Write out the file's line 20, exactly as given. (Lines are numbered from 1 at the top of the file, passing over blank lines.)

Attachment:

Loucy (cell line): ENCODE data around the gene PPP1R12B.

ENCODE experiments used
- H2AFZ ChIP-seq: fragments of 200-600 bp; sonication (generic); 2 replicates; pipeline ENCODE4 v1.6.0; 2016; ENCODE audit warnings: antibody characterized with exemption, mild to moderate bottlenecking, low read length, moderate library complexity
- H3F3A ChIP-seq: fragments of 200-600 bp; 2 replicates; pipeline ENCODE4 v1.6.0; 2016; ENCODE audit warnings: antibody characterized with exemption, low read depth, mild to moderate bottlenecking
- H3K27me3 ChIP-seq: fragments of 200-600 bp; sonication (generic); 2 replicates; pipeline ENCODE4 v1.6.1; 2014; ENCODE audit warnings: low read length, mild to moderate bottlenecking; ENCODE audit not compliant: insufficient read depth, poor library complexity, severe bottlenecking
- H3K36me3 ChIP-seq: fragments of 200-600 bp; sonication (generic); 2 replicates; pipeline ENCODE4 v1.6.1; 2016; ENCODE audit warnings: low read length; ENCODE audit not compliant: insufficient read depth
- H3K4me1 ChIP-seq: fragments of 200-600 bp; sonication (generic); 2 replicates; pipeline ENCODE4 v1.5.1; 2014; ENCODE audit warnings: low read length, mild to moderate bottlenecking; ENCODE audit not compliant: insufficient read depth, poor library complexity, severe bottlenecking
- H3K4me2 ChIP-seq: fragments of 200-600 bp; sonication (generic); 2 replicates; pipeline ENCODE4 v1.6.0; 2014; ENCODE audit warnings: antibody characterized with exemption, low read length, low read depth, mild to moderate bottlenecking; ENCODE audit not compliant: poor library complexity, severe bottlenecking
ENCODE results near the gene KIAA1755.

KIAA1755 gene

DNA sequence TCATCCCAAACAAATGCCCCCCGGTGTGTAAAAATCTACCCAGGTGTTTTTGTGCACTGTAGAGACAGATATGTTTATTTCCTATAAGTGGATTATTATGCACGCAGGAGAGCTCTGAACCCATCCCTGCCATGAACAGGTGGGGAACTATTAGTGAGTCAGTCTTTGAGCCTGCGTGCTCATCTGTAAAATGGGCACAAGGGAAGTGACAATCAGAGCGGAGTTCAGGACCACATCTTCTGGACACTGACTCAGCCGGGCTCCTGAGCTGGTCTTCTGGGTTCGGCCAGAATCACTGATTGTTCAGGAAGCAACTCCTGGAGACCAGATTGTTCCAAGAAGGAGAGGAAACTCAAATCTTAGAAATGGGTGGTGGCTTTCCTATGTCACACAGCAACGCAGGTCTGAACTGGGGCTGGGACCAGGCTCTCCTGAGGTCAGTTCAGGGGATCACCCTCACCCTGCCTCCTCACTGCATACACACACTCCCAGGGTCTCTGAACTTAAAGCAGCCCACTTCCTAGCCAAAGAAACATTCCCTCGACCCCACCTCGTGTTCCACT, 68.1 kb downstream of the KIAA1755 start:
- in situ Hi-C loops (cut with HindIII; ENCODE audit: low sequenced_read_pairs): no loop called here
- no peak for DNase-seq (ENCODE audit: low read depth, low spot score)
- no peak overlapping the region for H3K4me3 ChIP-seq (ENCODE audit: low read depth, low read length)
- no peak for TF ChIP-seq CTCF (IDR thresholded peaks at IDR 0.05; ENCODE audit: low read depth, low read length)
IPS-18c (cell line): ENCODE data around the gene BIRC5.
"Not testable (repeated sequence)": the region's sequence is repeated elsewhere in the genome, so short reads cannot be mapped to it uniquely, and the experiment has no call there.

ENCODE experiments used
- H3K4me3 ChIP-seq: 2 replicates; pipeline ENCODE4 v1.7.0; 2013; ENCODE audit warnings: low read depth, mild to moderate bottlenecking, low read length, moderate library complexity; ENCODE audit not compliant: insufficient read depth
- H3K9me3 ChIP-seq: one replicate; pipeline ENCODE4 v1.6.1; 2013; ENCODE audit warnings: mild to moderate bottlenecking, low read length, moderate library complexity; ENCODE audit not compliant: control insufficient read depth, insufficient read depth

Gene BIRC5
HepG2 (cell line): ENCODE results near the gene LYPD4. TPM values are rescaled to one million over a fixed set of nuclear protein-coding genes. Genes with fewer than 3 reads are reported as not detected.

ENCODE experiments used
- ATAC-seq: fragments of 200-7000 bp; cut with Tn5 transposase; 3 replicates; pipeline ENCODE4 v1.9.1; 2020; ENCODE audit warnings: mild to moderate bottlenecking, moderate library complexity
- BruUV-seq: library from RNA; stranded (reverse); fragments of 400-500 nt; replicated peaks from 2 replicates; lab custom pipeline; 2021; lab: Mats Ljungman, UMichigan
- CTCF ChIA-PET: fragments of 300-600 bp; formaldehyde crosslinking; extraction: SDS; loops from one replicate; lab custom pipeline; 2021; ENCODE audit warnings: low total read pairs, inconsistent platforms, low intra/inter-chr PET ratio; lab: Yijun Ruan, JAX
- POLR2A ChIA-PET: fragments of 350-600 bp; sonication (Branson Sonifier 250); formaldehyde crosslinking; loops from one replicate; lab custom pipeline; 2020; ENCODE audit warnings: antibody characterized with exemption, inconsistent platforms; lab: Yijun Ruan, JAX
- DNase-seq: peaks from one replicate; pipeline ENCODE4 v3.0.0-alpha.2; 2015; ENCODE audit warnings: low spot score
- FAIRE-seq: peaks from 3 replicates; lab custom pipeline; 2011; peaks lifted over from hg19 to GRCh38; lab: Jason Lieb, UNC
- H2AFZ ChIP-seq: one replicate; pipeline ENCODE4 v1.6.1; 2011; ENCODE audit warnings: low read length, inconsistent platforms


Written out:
- H3K9me3 ChIP-seq: one replicate; pipeline ENCODE4 v1.6.1; 2013; ENCODE audit warnings: mild to moderate bottlenecking, low read length, moderate library complexity; ENCODE audit not compliant: control insufficient read depth, insufficient read depth